Steven and I still aren’t 100% convinced that Tesla would knowingly cross this threshold for a mere 5,000 units sold. So we chose to hold off on publishing the numbers in our sales chart and reached out to Tesla for comment. Despite getting in touch with Tesla more than once, we never received a confirmation. But we also were not given a denial or correction as would usually happen.
We are not certain what interpretation is the most correct. We at InsideEVs are not tax specialists, lawyers or government bureaucrats. However, it was brought to our attention in our article on Monday that Ford’s numbers (as reported by the IRS) did not match up with our sales reports. This is unusual since we receive our monthly numbers directly from the Ford rep. There is no reason for our numbers to not match. In researching other automakers that directly report through the IRS, we’ve found that the automakers’ total number of electric vehicle sales to date is much higher than what is showing on the IRS website. However, if the numbers are in fact based upon the title acquisition both for the “sale” and for the “acquisition” then this would perfectly explain the discrepancy.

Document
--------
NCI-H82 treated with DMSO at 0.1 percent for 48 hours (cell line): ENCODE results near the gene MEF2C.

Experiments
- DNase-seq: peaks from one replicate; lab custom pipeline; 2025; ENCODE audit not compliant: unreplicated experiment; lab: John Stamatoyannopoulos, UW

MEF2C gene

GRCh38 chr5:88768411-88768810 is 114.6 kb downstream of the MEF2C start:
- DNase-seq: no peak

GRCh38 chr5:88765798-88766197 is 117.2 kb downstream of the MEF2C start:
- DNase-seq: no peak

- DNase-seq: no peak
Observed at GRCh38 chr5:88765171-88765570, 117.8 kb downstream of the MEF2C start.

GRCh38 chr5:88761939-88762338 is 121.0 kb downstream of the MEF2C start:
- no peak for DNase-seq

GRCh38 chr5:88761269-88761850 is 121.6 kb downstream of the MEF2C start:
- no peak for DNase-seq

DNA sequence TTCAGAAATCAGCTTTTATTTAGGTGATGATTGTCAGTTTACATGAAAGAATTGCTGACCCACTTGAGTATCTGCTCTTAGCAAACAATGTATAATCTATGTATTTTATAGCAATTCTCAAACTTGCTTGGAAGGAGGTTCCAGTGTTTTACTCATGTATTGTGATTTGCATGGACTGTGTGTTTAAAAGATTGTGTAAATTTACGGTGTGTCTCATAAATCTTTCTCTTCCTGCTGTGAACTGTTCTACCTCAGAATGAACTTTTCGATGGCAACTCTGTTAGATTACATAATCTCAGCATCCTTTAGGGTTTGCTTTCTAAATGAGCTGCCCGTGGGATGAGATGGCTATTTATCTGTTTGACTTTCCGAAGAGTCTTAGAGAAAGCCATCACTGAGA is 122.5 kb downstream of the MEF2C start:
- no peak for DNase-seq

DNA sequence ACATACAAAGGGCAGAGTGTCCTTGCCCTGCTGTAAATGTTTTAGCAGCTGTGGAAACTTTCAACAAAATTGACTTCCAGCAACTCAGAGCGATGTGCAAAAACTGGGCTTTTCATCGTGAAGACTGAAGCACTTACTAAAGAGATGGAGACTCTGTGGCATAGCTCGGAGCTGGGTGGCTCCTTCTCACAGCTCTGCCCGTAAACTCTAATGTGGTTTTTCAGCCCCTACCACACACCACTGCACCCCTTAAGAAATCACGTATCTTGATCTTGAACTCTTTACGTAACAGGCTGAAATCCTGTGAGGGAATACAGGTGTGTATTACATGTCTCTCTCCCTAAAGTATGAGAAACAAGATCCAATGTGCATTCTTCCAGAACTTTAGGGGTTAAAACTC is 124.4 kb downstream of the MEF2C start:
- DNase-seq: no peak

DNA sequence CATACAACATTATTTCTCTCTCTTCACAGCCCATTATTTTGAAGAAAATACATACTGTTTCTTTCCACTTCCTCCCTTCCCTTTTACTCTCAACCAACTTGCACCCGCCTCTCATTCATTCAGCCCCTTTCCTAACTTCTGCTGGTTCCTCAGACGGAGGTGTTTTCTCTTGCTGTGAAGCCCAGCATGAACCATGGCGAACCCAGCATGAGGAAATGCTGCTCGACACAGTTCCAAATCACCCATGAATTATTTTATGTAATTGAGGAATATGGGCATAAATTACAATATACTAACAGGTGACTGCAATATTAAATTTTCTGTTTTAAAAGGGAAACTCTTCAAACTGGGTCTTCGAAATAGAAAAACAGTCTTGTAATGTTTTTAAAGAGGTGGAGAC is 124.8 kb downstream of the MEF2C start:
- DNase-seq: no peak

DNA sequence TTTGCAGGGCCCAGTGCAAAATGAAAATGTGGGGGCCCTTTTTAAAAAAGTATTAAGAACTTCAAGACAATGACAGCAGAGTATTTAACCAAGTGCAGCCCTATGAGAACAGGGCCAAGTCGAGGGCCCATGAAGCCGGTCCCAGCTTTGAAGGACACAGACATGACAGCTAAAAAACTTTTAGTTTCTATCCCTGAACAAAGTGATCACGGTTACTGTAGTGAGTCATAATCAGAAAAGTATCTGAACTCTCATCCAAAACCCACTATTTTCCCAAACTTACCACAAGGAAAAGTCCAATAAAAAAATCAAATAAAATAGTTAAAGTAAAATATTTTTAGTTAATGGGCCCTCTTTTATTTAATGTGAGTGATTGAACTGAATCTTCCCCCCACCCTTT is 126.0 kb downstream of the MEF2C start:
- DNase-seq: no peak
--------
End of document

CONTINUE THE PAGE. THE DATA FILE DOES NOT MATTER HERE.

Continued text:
If this interpretation is correct, then it is possible Tesla passed 200k sales in June. Yet, if the IRS does not consider the vehicle to be legally ‘sold’ or ‘acquired’ until the title transfer is complete, it could mean Tesla did NOT trigger the rebate phase-out period.*
If this interpretation is not correct, keep in mind that historical estimates going back 7+ years will not be 100% accurate. And based on other automakers numbers reported to the IRS, there is clearly a difference or delay between delivery numbers and those recorded by the IRS.
So even though our quarterly numbers seem to have panned out as we expected them to, Tesla might not have crossed 200,000 trigger as far as the IRS is concerned.
Thank you to InsideEVs commenters who stepped up to the plate and did what our comment section does best: get a bunch of passionate, intelligent people talking. Multiple hat tips to:
Nix and MoMac who initially got us looking into discrepancies with the IRS reports versus official sales numbers and the possibility of title transfers or registrations being a factor
Jean-Pierre White, PeteP, ScottH who pointed out the IRS had a specific definition for “acquired” and that the sale/delivery date itself might not be relevant
Also, check out this Reddit post by bariaga regarding our sales data and the IRS language: